Chikusetsusaponin V Suppressed HMGB1 Release and Caspase-1 Activation in Hepatocytes and Neutrophil Extracellular Traps Formation in Neutrophils

CKV and NAC didn’t show any toxicity within 100 μM in AML12 cells during 24 h (Figure 8A). After that, the effect of CKV with a concentration gradient of 3.125–100 μM on the survival rate of AML12 cells stimulated by APAP (5 mM) for 3, 6 and 24 h was examined. The results showed that APAP did not produce obvious toxicity to AML12 cells at 3 h, but significantly at 6 and 24 h (Figures 8B–D). The results of in vitro experiments showed that the treatment of, CKV (100 μM) significantly decreased the expression of NLRP3, Caspase-1, IL-1β, and HMGB1 in AML12 cells induced by APAP, and inhibited NETs formation in APAP-treated primary neutrophils with decreasing NE and MPO (Figures 8E–J).

FIGURE 8
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FIGURE 8. CKV reduces liver damage by inhibiting the release of HMGB1 and the activation of Caspase-1 in liver cells after APAP stimulation, and the formation of neutrophil NETs. (A) 24 h survival rate of AML12 cells stimulated by 3.125–100 μM CKV and 100 μM NAC. (B–D) 3.125–100 μM CKV and 100 μM NAC and APAP (5 mM) combined to stimulate the survival rate of AML12 cells at 3, 6 and 24 h (E,F) AML12 cells were simultaneously treated with 100 μM CKV and APAP (5 mM) for 3 h to detect the protein expression and relative quantitative analysis of NLRP3, pro-caspase1, cleaved-caspase1, pro-IL-1β and cleaved-IL-1β. (G–I) Immunofluorescence staining was used to detect the expression and relative quantitative analysis of Caspase-1 and HMGB1. The red fluorescent label is Caspase-1 and the green fluorescent label is HMGB1. (J) NE and MPO immunofluorescence staining. Green fluorescence labeled NE, red fluorescence labeled MPO, orange yellow labeled double expression of NE and MPO. All images were magnified by 600×. #p < 0.05, ##p < 0.01, ###p < 0.001, significantly different from normal group; *p < 0.05, **p < 0.01, ***p < 0.001, significantly different from APAP group. One-way ANOVA followed by Tukey’s test. The data are expressed as the mean ± SD of five independent assays with at least three replicates.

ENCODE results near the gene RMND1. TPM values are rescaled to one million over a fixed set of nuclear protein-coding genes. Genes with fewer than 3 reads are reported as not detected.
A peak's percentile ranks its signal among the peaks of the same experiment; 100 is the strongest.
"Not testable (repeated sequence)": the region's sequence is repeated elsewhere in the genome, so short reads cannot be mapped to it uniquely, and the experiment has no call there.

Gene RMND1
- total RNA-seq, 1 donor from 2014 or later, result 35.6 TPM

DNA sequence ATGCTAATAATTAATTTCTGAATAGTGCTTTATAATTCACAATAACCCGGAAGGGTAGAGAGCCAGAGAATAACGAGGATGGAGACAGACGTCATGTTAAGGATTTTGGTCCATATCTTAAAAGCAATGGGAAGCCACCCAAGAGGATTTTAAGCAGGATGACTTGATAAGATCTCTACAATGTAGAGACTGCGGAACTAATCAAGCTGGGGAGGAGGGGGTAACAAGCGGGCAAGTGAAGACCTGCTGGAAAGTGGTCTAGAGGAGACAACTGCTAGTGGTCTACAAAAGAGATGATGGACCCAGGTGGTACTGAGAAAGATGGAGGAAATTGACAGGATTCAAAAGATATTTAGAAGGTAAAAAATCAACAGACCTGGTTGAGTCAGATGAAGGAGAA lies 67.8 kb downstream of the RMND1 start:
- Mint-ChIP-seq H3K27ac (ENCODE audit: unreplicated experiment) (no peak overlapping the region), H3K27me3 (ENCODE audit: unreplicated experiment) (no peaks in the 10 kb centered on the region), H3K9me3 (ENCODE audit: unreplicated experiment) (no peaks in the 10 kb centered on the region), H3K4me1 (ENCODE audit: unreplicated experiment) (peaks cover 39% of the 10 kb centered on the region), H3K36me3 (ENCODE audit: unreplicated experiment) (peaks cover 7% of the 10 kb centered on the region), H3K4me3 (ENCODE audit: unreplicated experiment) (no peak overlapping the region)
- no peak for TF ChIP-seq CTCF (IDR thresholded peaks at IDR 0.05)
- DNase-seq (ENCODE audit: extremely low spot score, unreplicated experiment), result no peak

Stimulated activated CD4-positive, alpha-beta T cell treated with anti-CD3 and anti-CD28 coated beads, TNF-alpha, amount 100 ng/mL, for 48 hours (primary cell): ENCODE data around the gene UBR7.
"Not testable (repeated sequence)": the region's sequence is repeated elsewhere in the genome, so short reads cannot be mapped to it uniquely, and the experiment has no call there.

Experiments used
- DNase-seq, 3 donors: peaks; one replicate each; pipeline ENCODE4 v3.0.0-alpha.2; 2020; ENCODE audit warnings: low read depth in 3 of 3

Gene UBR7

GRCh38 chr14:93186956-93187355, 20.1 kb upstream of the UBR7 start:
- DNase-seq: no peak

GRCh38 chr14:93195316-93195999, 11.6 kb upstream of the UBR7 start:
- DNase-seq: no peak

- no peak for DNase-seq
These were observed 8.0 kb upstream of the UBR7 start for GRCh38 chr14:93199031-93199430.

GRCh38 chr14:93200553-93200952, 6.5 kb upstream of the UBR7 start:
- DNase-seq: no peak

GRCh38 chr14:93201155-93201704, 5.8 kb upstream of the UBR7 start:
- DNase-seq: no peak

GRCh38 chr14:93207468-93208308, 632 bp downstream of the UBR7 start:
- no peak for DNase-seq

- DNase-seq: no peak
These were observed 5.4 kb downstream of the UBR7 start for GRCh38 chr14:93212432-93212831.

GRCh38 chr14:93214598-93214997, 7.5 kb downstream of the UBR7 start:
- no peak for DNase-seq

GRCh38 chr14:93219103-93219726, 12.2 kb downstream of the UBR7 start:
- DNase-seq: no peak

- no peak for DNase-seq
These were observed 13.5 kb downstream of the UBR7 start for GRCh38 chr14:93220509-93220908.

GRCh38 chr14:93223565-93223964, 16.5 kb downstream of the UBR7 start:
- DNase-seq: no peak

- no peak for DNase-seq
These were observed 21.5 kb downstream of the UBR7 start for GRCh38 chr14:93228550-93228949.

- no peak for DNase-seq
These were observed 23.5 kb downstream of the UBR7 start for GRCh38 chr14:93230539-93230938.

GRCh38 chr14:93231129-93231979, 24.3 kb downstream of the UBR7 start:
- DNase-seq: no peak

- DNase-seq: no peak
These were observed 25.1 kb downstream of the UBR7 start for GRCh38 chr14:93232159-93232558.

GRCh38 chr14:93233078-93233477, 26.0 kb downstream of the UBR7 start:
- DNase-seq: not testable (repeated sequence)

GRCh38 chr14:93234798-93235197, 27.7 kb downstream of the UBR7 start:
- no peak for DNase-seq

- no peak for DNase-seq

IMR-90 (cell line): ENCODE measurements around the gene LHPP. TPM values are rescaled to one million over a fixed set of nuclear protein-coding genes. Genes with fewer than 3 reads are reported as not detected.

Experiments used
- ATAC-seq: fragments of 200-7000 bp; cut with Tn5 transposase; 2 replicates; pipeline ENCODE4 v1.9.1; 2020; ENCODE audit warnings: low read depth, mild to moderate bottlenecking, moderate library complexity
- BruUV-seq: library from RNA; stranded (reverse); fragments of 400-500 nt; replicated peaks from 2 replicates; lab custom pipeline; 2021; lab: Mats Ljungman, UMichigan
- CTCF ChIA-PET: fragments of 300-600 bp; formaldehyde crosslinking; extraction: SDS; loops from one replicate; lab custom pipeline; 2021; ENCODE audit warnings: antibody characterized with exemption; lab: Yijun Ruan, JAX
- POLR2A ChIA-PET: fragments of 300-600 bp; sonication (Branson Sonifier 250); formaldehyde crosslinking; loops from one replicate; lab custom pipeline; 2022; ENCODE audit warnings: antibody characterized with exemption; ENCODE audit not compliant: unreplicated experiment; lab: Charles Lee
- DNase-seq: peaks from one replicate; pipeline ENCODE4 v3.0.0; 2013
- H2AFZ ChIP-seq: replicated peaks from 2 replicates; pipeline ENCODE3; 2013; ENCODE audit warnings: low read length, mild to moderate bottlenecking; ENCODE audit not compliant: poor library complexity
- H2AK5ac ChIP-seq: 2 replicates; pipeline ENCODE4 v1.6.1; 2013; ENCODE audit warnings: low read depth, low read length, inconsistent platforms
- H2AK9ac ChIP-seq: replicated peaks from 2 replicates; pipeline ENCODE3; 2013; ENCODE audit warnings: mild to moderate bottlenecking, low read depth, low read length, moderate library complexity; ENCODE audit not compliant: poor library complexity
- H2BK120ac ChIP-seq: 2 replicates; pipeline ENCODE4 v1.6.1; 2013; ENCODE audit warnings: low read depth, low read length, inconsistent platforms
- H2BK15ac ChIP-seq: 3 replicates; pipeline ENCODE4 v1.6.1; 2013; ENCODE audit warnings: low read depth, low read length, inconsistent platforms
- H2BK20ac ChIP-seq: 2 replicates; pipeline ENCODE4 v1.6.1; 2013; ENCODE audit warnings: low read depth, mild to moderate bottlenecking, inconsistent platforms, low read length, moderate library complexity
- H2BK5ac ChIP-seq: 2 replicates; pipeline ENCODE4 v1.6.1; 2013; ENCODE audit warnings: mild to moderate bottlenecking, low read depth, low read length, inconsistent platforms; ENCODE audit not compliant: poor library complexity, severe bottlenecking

Chikusetsusaponin V Alleviated Acetaminophen-Induced Inflammatory Response in Mice via Inhibiting Caspase-1-Mediated HMGB1 Release and Neutrophil Extracellular Traps Formation